With the increased sensitivity of gamma-ray detectors on the Compton Gamma-Ray Observatory (CGRO) the number of presently known gamma-ray pulsars has grown. The new detections are beginning to provide clues to the origin of the high-energy radiation in the form of emerging patterns and correlations among observed quantities such as gamma-ray efficiency and spectral index vs. age. But there are still many questions about the location of the emission and its relation to the radio, optical and X-ray pulses. This paper will review models for gamma-ray emission from pulsars and will examine how well the detailed predictions of these models account for the existing observations.
The discovery of the double quasar (Walsh ET AL. 1979) provides an opportunity to study the mass distribution of elliptical galaxies and clusters of galaxies. This has been done initially by Young ET AL. (1981) who produced a model to account for the image positions and intensities. Since then VLBI observations have been made of 0957+561A and B (Porcas ET AL. 1981) which show very similar core and jet structures in the nuclei of both images. In addition to providing further evidence in favour of the gravitational lens hypothesis, these new observations provide additional constraints on the mass distribution of the lensing galaxy and cluster. We have attempted to produce a model in the light of these new results.
The distribution of pulsars in galactocentric radius and z distance has been determined for opposite halves of the Galaxy, using data on 328 pulsars from three surveys. The distributions in galactocentric radius are found to be significantly different at positive and negative longitudes, although both show strong peaks between 5 and 6 kpc. There is also some indication that pulsars are located preferentially along spiral arms. Distributions in the z component of dispersion measure above and below the galactic plane also show asymmetry, with higher dispersion occurring at negative z. This may imply the existence of a narrow (~ 100 pc), high electron density layer below the plane of the Sun in the inner galaxy.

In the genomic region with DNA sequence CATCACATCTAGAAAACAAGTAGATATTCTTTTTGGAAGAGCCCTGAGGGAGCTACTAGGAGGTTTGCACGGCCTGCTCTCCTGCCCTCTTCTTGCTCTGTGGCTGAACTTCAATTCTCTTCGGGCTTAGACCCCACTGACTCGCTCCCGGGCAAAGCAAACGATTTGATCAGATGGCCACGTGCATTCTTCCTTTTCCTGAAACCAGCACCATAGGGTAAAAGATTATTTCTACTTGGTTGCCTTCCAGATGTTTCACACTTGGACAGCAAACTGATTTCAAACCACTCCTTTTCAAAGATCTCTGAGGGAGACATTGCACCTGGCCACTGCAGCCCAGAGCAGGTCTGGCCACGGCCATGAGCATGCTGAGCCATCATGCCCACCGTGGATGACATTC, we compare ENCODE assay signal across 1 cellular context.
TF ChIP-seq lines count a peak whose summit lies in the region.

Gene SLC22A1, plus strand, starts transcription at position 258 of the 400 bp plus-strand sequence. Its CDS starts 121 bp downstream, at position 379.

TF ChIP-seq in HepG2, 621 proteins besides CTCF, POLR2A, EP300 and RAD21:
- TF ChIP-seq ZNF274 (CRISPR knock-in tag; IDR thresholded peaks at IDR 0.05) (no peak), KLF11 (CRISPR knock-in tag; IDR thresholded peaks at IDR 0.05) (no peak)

Aragonite can grow from calcium carbonate solutions as the favored phase, at ambient conditions, in the presence of 1:1 volume % water:ethanol. Its form is single and branched needles, with pseudohexagonal symmetry. Morphological evidence demonstrates that all precipitated aragonite is twinned. The recently popularized hypothesis of nonclassical growth by nanocrystal self assembly cannot describe the aragonite crystal form. Rather, its formation is effectively described as spherulitic growth, i.e. by classical crystal growth theory.
Alcohol consumption during pregnancy remains common in many countries. Exposure to even low amounts of alcohol (i.e. ethanol) in pregnancy can lead to the heterogeneous fetal alcohol spectrum disorders (FASD), while heavy alcohol consumption can result in the fetal alcohol syndrome (FAS). FAS is characterized by cerebral dysfunction, growth restriction and craniofacial malformations. However, the effects of lower doses of alcohol during pregnancy, such as those that lead to FASD, are less well understood. In this article, we discuss the findings of recent studies performed in our laboratories on the effects of fetal alcohol exposure using sheep, in which we investigated the effects of late gestational alcohol exposure on the developing brain, arteries, kidneys, heart and lungs. Our studies indicate that alcohol exposure in late gestation can (1) affect cerebral white matter development and increase the risk of hemorrhage in the fetal brain, (2) cause left ventricular hypertrophy with evidence of altered cardiomyocyte maturation, (3) lead to a decrease in nephron number in the kidney, (4) cause altered arterial wall stiffness and endothelial and smooth muscle function and (5) result in altered surfactant protein mRNA expression, surfactant phospholipid composition and pro-inflammatory cytokine mRNA expression in the lung. These findings suggest that fetal alcohol exposure in late gestation can affect multiple organs, potentially increasing the risk of disease and organ dysfunction in later life.